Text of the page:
(Israel Flanders reviews Jamey Jasta’s new, self-titled solo album. He is expecting some disagreement.)
Ok, so Islander posted a song from this album recently and people didn’t care for it that much. I suspect that many of those opinions were simply pre-conceptions brought on by Jasta’s infamous brocore outfit Hatebreed. Yes, Hatebreed are the bro-est of bros, if there is such a thing as an epitomizing band, but it is unfair to apply it to Jasta in this case. This is really good music that deserves a shot.
So what does Jasta as an album have to offer? This album, according to the man himself, is an amalgamation of all of his musical influences. He plays everything, and wrote everything. Jasta’s preferences seem to cater toward thrash metal, old school hardcore, a taste for some slight metalcore sensibilities, and a little bit of that Crowbar southern sludge weight.
The album opens with “Walk That Path Alone”, a totally old-school throwback hardcore song with a catchy breakdown at the end that doesn’t bore me to tears. The next three songs “Mourn The Illusion”, “Screams From The Sanctuary”, and “Nothing They Say” demonstrate Jasta’s more metalcore leanings. We get to hear for the first time that the man is actually good at clean singing. I know, sounds impossible right? It isn’t. (more after the jump . . .)
“Anthem Of The Freedom Fighter” showcases more of the Hatebreed sound of hardcore, but it certainly doesn’t come off as boring as Hatebreed. “Something You Should Know” is a more melodic, grooving number with Phil Labonte of All That Remains providing backup vocals. You get the point that Jasta is trying to mix things up here, and it works for the most part.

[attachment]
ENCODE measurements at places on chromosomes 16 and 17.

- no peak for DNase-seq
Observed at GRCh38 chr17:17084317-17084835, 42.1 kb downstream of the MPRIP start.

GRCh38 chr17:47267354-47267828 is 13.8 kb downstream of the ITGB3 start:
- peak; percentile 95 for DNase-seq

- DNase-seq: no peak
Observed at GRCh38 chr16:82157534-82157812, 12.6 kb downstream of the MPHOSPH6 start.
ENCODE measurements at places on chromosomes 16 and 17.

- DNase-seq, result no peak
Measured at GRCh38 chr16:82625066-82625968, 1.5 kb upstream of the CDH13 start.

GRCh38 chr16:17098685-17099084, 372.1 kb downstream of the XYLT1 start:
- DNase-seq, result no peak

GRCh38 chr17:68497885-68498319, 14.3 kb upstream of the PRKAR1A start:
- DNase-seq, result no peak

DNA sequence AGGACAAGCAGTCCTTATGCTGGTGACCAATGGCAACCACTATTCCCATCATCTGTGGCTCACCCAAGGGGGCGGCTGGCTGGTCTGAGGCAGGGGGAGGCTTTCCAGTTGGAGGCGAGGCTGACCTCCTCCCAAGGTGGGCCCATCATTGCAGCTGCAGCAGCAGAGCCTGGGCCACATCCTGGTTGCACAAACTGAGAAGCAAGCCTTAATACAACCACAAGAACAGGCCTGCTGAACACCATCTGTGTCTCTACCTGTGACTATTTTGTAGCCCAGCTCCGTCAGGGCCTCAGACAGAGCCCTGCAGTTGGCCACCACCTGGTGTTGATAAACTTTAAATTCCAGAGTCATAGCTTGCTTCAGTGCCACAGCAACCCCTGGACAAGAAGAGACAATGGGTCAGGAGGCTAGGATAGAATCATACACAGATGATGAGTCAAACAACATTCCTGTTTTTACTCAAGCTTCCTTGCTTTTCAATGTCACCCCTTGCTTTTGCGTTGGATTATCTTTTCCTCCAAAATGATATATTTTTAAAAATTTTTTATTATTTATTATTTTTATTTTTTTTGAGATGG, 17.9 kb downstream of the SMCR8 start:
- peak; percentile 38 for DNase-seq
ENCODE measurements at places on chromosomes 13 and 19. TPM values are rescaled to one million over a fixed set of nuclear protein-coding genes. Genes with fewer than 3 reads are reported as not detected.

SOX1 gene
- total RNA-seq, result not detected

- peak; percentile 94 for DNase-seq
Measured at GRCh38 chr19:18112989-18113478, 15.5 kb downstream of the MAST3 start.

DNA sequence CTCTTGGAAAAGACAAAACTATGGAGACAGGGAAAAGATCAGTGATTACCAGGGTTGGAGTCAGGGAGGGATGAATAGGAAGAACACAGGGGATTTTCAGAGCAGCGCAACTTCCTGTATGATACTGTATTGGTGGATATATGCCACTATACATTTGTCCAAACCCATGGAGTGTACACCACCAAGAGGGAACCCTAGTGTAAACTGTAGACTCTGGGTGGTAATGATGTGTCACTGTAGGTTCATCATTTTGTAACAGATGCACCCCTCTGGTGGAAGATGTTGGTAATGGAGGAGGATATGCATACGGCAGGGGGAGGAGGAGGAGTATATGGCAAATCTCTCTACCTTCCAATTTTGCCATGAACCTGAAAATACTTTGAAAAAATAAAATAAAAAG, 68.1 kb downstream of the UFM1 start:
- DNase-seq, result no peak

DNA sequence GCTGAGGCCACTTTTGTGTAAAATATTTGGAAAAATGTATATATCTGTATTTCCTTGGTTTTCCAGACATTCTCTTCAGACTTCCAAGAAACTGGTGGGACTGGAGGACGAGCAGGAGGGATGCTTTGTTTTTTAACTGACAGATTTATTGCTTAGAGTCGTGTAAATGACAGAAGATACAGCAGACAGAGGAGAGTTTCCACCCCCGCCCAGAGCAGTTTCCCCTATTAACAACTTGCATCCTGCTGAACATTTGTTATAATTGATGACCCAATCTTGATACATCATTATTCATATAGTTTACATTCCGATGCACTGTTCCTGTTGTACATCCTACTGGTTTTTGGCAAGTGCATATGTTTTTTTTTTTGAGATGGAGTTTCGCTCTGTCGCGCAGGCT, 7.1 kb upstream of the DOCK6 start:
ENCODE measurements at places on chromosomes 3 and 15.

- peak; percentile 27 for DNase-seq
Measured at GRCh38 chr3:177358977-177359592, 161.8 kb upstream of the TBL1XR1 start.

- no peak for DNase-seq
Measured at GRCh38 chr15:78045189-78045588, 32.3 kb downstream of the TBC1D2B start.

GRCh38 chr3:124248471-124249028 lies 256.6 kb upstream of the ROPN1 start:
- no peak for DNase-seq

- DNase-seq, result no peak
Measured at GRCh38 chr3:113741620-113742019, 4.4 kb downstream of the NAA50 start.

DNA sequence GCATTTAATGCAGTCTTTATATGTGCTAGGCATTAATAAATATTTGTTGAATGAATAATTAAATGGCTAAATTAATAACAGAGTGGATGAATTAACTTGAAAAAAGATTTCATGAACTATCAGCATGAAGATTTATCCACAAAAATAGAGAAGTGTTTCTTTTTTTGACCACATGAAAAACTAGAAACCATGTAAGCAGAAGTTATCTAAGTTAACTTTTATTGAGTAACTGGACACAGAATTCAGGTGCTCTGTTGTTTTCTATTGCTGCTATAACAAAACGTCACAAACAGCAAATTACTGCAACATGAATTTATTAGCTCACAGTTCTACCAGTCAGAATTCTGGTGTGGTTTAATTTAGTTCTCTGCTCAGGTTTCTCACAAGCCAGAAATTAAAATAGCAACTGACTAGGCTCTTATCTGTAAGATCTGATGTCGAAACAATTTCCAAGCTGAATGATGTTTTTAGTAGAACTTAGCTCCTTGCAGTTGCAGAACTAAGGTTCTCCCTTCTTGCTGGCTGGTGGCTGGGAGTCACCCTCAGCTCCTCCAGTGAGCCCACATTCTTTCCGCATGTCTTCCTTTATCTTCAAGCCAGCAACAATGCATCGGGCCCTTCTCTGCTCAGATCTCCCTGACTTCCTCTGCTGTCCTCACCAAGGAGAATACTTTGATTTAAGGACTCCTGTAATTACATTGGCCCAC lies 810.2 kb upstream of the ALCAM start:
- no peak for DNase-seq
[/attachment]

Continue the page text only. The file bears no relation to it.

The riffs are simple, yet catchy, and got my head bobbing, with even a few headbanging-worthy moments (“Death Bestowed” featuring Mark Morton of Lamb Of God, for example), but for the most part it’s obvious Jasta is feeling an affinity for groove on this album.
There are other guest appearances as well: Randy Blythe on “Enslaved, Dead or Depraved” and Tim Lambesis (As I Lay Dying) on “With A Resounding Voice”. Mike Vallerly also appears on “Heart Of A Warrior”, although I have NO idea who that is. He’s got a nice old school NYHC voice going, though. Zakk Wylde (Black Label Society) also provides some shred on “The Fearless Must Endure”.
The production feels organic. Jasta’s guitar tone is beefy and suits the music very well. The drums have an equivalent percussive beefiness to them, and the bass provides a tight bottom. Jasta delivers his signature hoarse roar, of course, but it’s nice to see him branching out with more vocal styles. If he keeps working on his clean vocals, he may very well develop quite an impressive clean metal voice.
Short review, yes, but it’s for a short album. Clocking at barely over 37 minutes over 12 songs, this is a relatively brief but very enjoyable listen. Am I saying this is, like, superb, perfect-10 good? No, but it deserves a chance.
Jasta was released on July 26 via eOne Music. The CD, which was made available in Europe one day earlier through Century Media Records, is now available for streaming in its entirety at AOL Music.